Thursday, July 03, 2008
Edward Berenson, the director of the Institute of French Studies at New York University, writes in today's NY Times about the Statue of Liberty, and the story behind this marvelous gift to America.
We Americans have come to see Lady Liberty much as Emma Lazarus described her in "The New Colussus" - as a beacon of refuge to immigrants and exiles. Standing in New York Harbor, the entry point for millions of immigrants to this country, the association in our minds is quite understandable.
But it does miss the point a bit. She is, after all, the Statue of Liberty.
Here in Gitmo nation, where elections are stolen and habeus corpus can be voided by Executive order; your privacy may be invaded by the government without cause or judicial review; where waterboarding may not be torture and torture may be okay anyway; where wars are started on the basis of deliberate lies and the liars go unpunished and where the Justice department itself enables and promotes this injustice, you would think we would cherish her as a reminder of what we have lost by negligence at the start of the new millenium.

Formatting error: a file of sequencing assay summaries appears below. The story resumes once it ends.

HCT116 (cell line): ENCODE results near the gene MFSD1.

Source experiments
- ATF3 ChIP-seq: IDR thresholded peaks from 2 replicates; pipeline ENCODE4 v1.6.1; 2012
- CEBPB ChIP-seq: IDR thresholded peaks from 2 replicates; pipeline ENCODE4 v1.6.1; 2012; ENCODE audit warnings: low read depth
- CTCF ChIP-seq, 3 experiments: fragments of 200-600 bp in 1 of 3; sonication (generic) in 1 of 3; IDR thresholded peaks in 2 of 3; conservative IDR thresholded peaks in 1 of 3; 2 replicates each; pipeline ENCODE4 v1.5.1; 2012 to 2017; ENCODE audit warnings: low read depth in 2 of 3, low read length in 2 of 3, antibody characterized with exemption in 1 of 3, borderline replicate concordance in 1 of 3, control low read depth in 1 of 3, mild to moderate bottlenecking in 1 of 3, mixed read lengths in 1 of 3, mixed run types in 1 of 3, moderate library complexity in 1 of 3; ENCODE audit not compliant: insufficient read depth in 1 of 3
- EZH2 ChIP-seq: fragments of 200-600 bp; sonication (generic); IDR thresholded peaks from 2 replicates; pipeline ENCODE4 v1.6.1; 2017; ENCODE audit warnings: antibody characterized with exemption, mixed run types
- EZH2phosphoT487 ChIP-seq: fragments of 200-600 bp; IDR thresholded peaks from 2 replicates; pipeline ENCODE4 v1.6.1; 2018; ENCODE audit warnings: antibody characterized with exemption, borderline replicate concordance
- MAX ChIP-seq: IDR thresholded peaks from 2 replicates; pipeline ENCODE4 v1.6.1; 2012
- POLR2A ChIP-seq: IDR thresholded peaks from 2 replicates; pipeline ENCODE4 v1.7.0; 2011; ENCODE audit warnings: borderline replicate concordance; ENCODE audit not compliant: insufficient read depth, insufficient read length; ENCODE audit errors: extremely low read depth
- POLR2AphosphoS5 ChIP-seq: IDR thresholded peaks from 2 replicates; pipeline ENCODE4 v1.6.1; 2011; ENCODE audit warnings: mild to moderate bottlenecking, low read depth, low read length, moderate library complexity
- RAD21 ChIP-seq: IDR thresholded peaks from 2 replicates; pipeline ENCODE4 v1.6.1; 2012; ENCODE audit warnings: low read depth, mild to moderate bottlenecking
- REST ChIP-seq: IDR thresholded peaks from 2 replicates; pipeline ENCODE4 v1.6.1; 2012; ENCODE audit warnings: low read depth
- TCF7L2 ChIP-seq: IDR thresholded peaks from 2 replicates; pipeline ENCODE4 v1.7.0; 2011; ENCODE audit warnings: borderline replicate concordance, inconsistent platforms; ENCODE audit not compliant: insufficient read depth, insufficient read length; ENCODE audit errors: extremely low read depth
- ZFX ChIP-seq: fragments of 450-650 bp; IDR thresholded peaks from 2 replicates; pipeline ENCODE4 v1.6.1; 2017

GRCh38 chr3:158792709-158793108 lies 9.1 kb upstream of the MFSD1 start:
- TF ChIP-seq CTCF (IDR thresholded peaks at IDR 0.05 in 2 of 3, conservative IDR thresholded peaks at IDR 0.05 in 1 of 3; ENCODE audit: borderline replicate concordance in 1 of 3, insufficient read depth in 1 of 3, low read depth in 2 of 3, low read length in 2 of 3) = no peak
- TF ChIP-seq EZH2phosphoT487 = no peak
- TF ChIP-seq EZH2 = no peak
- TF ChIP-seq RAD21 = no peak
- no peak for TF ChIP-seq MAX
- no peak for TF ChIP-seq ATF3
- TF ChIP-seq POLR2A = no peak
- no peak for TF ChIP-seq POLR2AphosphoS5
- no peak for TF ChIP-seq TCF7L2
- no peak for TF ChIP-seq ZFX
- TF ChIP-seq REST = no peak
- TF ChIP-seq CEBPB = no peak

Berenson, who is writing a book about the statue, explains that the statue was conceived in 1865 as a tribute to the Union's Civil War victory, which secured the promise of liberty in America, and also as a rebuke to the dictatorship of Louis Napoleon Bonaparte (Emperor Napoleon III). By the time the statue was complete, Bonaparte had been deposed and France returned to republican government, but the statue continues to speak to the French, who have not forgotten the importance of liberty.
Have a safe and happy Fourth!
| +Save/Share | |
Links to this post:
No subject for immortal verse
That we who lived by honest dreams
Defend the bad against the worse."
-- Cecil Day-Lewis from Where Are The War Poets?
[Tip: Point cursor to any comment to see title of post being discussed.]
SEARCH THIS SITE
News & Media Links